It's three-chord rock but it's not, it's very unusual ... It was originally in F minor, and it never comes down to the one chord, the F minor chord is never stated. So there's never a tonic, there's never a cadence in the normal sense, whereas in most pop tunes it will appear, even if it's only in passing. The other thing that really struck me about it is the word "everything", sung to one-five-one: the tonic, the dominant and the tonic. The tonic and the dominant are the end of every Beethoven symphony, the end of everything in classical music, that's the way it goes. In the tune, those notes actually sound kind of distant because of the harmonies, they don't sound like the tonic and dominant. And the word: "everything". I'm sure Thom did it intuitively, I'm sure he wasn't thinking about it ... but it's perfect, it is everything.


On the album Kid A, Radiohead replaced their guitar rock style with electronic and krautrock influences.[12] The NME described "Everything in Its Right Place", its first track, as "the moment where Radiohead finally left behind the limitations of being an alt rock band and embraced a whole wide world of weirdness".[12] Pitchfork described the shock some fans experienced hearing it for the first time:[14]

What was this shit? If everything was really in its right place, where were the fucking guitars ... And whose crackling old keyboards were those? And why did rock’s razor-sharp voice suddenly sound as if it’d been broken into bits by a centrifuge? ... "Everything in Its Right Place"– a sharp-tongued kiss-off that stood on the shoulders of different giants, like krautrock, Stockhausen, and Squarepusher, poured new possibilities into several previously hermetic circles. And it was too hypnotic to dare apologise.

"Everything in Its Right Place" was named one of the best tracks of the 2000s by Rolling Stone,[15] the NME,[12] and Pitchfork.[14] However, Guardian critic Alex Petridis called it a "messy and inconsequential doodle",[16] and Melody Maker critic Mark Beaumont dismissed it as a "haphazard and pointless synth'n'laptop experiment".[17]


  1. ^ a b Zoric, Lauren (22 September 2000). "I think I'm meant to be dead ..." The Guardian. Retrieved 18 May 2007.
  2. ^ Smith, Andrew (1 October 2000). "Sound and fury". The Observer. Retrieved 19 May 2007.
  3. ^ a b Naokes, Tim (12 February 2012). "Splitting atoms with Thom Yorke". Dazed. Retrieved 4 January 2019.
  4. ^ "Happy now?". Mojo. June 2001. Archived from the original on 6 February 2012.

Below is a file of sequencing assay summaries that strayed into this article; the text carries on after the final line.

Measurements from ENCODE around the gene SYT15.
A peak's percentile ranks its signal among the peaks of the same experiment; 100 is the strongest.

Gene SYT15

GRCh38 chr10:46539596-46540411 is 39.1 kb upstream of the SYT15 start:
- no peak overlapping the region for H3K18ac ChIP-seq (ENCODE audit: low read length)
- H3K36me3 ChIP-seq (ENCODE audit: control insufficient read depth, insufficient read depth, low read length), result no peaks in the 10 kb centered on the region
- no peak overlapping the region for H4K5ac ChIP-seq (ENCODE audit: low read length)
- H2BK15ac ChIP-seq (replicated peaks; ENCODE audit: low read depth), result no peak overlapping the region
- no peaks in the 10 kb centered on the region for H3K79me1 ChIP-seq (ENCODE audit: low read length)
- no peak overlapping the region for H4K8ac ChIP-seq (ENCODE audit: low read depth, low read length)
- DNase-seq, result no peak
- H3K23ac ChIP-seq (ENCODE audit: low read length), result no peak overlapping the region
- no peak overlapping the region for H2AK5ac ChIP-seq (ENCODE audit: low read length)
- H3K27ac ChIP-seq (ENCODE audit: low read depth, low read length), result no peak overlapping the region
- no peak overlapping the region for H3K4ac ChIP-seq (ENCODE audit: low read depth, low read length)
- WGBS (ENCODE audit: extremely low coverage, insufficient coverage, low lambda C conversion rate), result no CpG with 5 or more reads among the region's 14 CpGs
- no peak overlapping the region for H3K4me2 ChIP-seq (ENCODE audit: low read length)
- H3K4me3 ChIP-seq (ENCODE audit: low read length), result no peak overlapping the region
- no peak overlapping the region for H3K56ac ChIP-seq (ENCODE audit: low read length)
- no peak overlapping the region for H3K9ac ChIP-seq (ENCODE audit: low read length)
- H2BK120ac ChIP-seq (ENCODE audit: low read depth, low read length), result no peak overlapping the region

5. ^ Fricke, David (14 December 2000). "People of the Year: Thom Yorke of Radiohead". Rolling Stone. Retrieved 5 January 2019.
  6. ^ Fricke, David (2 August 2001). "Radiohead: Making Music That Matters". Rolling Stone. Retrieved 6 January 2019.
  7. ^ a b c d Greenwood, Jonny; Greenwood, Colin (20 October 2000). "An Interview With Jonny And Colin Greenwood". Morning Becomes Eclectic (Interview). Interviewed by Nic Harcourt. Los Angeles: KCRW.
  8. ^ a b c d "Interview with Ed O'Brien and Philip Selway" (Interview). Interviewed by Paul Anderson. XFM. 25 September 2000.
  9. ^ "The 14 synthesizers that shaped modern music". The Vinyl Factory. 4 March 2014. Retrieved 5 March 2018.
  10. ^ "The 14 synthesizers that shaped modern music". The Vinyl Factory. 4 March 2014. Retrieved 5 March 2018.
  11. ^ Zwi, Adam (13 October 2014). "Steve Reich meets Radiohead with 'Radio Rewrite'". Radio National. Australian Broadcasting Corporation. Retrieved 5 December 2015.
  12. ^ a b c d "100 Best Songs Of The 00s". NME. 29 May 2012. Retrieved 6 January 2019.
  13. ^ Petridis, Alexis (1 March 2013). "Steve Reich on Schoenberg, Coltrane and Radiohead". The Guardian. ISSN 0261-3077. Retrieved 29 August 2016.
  14. ^ a b "The 200 Best Songs of the 2000s". Pitchfork. 21 August 2009. Retrieved 6 January 2019.
  15. ^ "100 Best Songs of the 2000s". Rolling Stone. 17 June 2011. Retrieved 16 June 2018.
  16. ^ Petridis, Alexis (1 July 2001). "CD of the week: Radiohead: Amnesiac". The Guardian. Retrieved 11 November 2018.
  17. ^ Beaumont, Mark (11 October 2010). "Radiohead's Kid A: still not much cop". The Guardian. Archived from the original on 2 April 2015. Retrieved 15 March 2015.